News

Actions

Metro runoff election to cost an estimated $675,000

CORP-Digital-Default-Image-1280x720-WTVF.png
Posted at 8:25 PM, Aug 23, 2019
and last updated 2019-08-23 22:55:10-04

NASHVILLE, Tenn. (WTVF) — Once again, campaign signs crowd Nashville streets as metro voters start to head to the polls for runoff elections.

Friday marked the first day of early voting for the runoff elections, which will decide several races where candidates failed to reach 50 percent of the vote during August's general election, or 10 percent of the vote in the case of the Metro Council at-large seats. Races on the ballot include Nashville Mayor and several of the Metro Council's at-large seats.

The runoff comes about a month after the general election, which election officials said had disappointing turnout. According to Davidson County Elections Administrator Jeff Roberts, 102,446 people voted in the August election, leaving a turnout of about 24 percent.

But Roberts said he expects slightly higher turnout for the runoff election.

"Right now we're expecting 110,000 or 115,000, something like that," Roberts said. "It's kind of like the Super Bowl, they're waiting to see who was in the final show."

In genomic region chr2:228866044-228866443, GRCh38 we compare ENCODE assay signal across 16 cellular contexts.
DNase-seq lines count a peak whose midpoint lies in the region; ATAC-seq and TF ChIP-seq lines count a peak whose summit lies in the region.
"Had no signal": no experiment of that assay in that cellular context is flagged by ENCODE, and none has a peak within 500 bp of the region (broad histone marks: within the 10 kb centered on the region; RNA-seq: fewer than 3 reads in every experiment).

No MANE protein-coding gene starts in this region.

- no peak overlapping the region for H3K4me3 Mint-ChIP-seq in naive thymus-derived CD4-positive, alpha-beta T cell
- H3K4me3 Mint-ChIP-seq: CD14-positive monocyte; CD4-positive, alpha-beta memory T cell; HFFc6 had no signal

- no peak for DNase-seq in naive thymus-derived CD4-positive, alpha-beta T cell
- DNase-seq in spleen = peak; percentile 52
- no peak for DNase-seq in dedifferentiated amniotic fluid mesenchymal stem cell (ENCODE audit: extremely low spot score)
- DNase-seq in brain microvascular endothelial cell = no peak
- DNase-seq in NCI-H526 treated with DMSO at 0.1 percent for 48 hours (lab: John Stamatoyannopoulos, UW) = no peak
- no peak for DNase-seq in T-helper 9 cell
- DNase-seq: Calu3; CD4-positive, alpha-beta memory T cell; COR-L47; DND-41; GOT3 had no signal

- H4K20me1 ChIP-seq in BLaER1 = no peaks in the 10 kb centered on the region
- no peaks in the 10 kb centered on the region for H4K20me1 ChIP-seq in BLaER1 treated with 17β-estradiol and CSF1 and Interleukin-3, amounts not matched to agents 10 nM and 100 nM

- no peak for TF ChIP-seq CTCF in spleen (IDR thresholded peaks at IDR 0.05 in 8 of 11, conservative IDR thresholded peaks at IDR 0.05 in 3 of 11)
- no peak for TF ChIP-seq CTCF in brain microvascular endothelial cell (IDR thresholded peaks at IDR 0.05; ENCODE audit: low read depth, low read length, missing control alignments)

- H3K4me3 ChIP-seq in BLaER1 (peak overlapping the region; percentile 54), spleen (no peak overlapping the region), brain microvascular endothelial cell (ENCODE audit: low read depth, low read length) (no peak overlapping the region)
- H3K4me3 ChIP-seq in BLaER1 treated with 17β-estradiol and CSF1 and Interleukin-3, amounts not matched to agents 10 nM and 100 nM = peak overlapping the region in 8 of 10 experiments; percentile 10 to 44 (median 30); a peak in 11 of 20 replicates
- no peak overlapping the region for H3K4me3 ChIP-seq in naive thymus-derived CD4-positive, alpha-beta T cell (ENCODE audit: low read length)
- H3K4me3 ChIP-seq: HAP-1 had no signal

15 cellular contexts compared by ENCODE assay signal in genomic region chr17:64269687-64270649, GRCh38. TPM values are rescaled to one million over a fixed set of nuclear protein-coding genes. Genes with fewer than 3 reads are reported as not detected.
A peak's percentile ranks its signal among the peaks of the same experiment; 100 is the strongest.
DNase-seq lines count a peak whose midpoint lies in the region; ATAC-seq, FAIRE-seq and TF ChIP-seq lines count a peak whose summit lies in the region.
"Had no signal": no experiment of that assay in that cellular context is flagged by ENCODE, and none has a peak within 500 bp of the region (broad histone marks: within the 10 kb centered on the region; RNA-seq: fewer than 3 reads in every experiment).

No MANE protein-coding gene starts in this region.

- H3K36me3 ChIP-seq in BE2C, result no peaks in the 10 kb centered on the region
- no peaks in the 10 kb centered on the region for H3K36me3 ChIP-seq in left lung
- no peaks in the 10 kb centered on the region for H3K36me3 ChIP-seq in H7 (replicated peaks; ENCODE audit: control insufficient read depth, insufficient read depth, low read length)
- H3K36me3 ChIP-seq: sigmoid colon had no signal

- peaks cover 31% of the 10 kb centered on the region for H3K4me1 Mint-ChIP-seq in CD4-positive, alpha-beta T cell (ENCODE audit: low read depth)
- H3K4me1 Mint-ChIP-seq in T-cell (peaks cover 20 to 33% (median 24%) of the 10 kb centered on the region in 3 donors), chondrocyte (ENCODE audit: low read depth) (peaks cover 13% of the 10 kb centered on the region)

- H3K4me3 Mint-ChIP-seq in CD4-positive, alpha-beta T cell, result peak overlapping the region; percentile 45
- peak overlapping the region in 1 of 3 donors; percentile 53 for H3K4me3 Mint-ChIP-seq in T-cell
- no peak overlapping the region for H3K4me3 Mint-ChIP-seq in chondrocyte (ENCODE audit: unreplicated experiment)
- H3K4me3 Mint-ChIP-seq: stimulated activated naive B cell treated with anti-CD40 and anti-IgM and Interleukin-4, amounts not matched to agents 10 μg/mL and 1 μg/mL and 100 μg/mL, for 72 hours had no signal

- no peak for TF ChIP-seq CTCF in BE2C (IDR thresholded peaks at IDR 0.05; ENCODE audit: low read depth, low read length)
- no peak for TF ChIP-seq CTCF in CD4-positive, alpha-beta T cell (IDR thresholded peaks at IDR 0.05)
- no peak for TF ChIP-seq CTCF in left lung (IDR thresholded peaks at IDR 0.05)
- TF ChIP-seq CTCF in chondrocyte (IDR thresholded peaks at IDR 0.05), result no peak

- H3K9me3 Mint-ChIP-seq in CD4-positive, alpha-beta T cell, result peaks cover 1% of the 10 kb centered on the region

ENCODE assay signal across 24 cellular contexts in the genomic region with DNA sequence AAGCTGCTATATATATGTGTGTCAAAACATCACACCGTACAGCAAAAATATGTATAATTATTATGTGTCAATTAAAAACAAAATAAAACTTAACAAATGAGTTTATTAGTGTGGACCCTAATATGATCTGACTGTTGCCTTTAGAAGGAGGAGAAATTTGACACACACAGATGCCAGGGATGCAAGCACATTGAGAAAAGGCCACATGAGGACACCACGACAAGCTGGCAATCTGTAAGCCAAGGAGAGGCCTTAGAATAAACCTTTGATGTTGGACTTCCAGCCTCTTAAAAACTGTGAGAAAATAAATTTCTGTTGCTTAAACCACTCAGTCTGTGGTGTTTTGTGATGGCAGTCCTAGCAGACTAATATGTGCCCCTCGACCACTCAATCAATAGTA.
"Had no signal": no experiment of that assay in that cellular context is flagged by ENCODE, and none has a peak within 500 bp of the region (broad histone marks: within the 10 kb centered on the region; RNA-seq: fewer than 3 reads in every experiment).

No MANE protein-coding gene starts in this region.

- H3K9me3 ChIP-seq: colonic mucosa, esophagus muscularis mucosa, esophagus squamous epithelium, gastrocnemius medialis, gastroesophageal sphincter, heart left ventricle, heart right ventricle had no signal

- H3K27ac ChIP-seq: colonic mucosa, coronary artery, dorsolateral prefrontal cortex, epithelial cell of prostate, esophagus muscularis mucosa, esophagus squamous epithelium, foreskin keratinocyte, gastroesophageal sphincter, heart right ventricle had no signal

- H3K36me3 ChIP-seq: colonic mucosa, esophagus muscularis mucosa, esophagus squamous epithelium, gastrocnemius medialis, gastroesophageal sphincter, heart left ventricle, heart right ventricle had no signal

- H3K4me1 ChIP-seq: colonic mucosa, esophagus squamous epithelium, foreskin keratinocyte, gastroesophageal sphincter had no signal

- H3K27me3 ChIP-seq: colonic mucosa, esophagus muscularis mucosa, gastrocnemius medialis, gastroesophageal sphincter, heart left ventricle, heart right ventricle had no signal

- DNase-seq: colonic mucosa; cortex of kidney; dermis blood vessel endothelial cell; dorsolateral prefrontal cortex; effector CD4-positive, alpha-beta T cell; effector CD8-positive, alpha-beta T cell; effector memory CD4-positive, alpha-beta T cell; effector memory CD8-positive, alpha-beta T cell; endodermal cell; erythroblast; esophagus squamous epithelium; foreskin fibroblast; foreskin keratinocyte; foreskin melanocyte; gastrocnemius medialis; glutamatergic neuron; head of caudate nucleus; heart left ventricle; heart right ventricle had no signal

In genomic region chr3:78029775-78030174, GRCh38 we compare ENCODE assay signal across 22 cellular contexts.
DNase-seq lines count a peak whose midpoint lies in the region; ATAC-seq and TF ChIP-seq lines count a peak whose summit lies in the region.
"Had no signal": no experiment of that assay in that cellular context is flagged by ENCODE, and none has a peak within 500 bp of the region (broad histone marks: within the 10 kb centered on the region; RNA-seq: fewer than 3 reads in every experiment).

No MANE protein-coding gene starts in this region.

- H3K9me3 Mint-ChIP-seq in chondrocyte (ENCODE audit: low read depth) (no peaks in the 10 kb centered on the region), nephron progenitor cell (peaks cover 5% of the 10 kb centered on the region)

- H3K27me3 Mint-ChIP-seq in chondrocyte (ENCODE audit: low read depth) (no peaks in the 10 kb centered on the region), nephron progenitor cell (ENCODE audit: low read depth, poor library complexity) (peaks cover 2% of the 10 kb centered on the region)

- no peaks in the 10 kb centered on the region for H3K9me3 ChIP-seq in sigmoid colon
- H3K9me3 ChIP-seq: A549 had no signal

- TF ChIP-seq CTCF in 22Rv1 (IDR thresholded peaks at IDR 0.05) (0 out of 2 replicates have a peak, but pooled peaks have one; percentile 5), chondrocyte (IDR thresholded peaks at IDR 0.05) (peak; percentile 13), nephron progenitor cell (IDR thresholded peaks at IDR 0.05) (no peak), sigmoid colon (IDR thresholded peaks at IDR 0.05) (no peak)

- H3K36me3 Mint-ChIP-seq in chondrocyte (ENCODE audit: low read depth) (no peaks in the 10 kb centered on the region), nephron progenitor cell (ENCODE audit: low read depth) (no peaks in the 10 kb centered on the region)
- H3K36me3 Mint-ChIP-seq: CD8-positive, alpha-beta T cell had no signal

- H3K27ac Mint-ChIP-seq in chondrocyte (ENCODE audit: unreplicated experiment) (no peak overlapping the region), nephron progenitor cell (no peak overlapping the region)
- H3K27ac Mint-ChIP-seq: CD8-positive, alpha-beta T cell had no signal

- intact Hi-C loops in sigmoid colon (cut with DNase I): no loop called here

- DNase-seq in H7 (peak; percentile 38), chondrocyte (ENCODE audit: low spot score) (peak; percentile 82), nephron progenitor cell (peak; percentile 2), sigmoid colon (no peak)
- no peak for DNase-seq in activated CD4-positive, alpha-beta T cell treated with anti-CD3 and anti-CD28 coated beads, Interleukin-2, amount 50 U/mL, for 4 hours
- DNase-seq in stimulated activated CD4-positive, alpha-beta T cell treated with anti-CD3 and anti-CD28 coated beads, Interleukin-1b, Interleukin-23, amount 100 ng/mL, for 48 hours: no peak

That 'final show' is expected to cost $675,000 dollars, according to Roberts.

"You've got printing costs and advertising costs," Roberts said. "Most of that cost is salaries for our poll workers."

But Council Member Dave Rosenberg says the runoff elections are a waste.

"It not only drives down participation, but it makes it difficult for people who have to get off work or have mobility issues," Rosenberg said. "We're spending money that we don't have to do this sort of thing."

Rosenburg won his seat outright in August. Last spring, he pushed for ranked choice elections, where voters would rank candidates instead of just choosing one. The move would eliminate the need for runoffs.

A change to ranked choice would need two-thirds approval from the council to be put on a ballot, then voters would have to approve the change.

"It makes it so you only have to go vote one time, but you end up with somebody the majority of the electorate wants," Rosenberg explained.

The proposal didn't pass, but the council member said he'll push again - even though he's still waiting to see who else will be in the chambers.

"It's a shame we didn't know several weeks ago who won these elections," Rosenberg said.

You can find more information on early voting for the runoff election here.